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Column 1019Committee on Procedure? I appreciate the problems, but it seems nonsense for the House to debate at midnight a decision that has already been made.
Mr. Deputy Speaker (Mr. Harold Walker) : It is a matter over which neither I nor Mr. Speaker has any control. Doubtless the hon. Gentleman will seek to make his point in the course of the debate, when the Minister may take account of it and respond accordingly. Order for Third Reading read. 8.13 pm
We have had a long debate in Committee on the details of the Bill. What became even clearer during that debate is that the dock labour scheme suffers from a range of fundamental defects. It is a complete anomaly in the labour conditions of today, it has added to the costs of the ports covered by the scheme and has hindered their competitive position, and it has led to undoubted and unquestioned restrictive practices. But what it has not achieved has been more trade for scheme ports and, above all, more employment in scheme ports. The position remains that the dock labour scheme creates a statutory monopoly for dock work in 40 of the major ports of this country. That means that only employers and dockers who are registered with one of the local dock boards can carry out dock work in ports covered by the scheme. That monopoly is enforced by criminal penalties--a maximum penalty of up to three months' imprisonment. It is an entirely wrong use of the criminal law to limit employment opportunities in this country.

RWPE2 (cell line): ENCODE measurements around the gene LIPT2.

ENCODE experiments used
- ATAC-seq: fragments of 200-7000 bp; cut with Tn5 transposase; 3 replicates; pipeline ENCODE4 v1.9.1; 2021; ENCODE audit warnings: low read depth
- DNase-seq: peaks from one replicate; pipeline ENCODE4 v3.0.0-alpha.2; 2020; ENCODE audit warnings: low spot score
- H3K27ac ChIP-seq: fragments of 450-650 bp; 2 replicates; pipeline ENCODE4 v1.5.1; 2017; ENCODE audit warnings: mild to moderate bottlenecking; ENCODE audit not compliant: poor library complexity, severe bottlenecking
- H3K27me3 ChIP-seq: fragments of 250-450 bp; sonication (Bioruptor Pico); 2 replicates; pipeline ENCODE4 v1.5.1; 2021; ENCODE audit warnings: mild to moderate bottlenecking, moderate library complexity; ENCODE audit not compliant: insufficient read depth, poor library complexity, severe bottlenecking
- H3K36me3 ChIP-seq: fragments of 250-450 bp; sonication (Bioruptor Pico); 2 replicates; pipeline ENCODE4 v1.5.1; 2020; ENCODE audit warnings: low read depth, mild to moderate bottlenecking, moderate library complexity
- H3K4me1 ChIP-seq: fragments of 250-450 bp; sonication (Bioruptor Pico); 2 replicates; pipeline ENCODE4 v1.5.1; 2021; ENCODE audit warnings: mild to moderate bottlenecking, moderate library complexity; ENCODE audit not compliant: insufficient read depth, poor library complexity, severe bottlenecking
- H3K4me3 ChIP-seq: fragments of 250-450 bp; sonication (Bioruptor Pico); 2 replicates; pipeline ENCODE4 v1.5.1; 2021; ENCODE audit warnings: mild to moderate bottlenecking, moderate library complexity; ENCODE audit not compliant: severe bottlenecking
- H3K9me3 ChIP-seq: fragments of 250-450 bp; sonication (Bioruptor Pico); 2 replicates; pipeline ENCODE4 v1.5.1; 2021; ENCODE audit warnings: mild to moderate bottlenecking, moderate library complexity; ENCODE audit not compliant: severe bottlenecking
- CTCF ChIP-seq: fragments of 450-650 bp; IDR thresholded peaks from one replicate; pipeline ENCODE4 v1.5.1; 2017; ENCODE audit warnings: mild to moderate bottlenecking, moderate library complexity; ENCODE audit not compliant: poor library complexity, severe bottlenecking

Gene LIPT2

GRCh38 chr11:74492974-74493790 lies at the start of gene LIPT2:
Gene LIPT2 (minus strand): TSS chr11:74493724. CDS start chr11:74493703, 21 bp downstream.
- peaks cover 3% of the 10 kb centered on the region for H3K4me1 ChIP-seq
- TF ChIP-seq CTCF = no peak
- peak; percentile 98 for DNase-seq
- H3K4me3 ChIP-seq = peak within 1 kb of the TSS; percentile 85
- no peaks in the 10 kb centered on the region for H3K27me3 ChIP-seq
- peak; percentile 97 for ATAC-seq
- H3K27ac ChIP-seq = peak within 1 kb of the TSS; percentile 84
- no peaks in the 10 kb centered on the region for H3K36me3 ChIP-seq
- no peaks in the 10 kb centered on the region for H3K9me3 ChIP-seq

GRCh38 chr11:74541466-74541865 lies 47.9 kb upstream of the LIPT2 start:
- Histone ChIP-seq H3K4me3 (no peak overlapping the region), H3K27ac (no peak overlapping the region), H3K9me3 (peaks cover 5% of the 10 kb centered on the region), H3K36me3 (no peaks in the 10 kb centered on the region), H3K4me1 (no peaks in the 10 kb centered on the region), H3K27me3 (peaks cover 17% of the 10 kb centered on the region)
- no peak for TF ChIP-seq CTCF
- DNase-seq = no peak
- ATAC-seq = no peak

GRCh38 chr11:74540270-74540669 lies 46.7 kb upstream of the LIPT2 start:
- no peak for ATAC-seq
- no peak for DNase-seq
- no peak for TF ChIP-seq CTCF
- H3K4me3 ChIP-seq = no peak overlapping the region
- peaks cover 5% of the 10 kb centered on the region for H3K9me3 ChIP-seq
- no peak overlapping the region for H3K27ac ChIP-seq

The country has suffered not only through lost employment opportunities, but through the costs the scheme has imposed. The results of the trans- shipment survey carried out by the Department of Transport, published earlier this month, show just how much the scheme places its ports at a competitive disadvantage, with ports such as Tilbury and Southampton charging almost 30 and 40 per cent. more respectively than non-scheme Felixstowe for handling similar container cargo.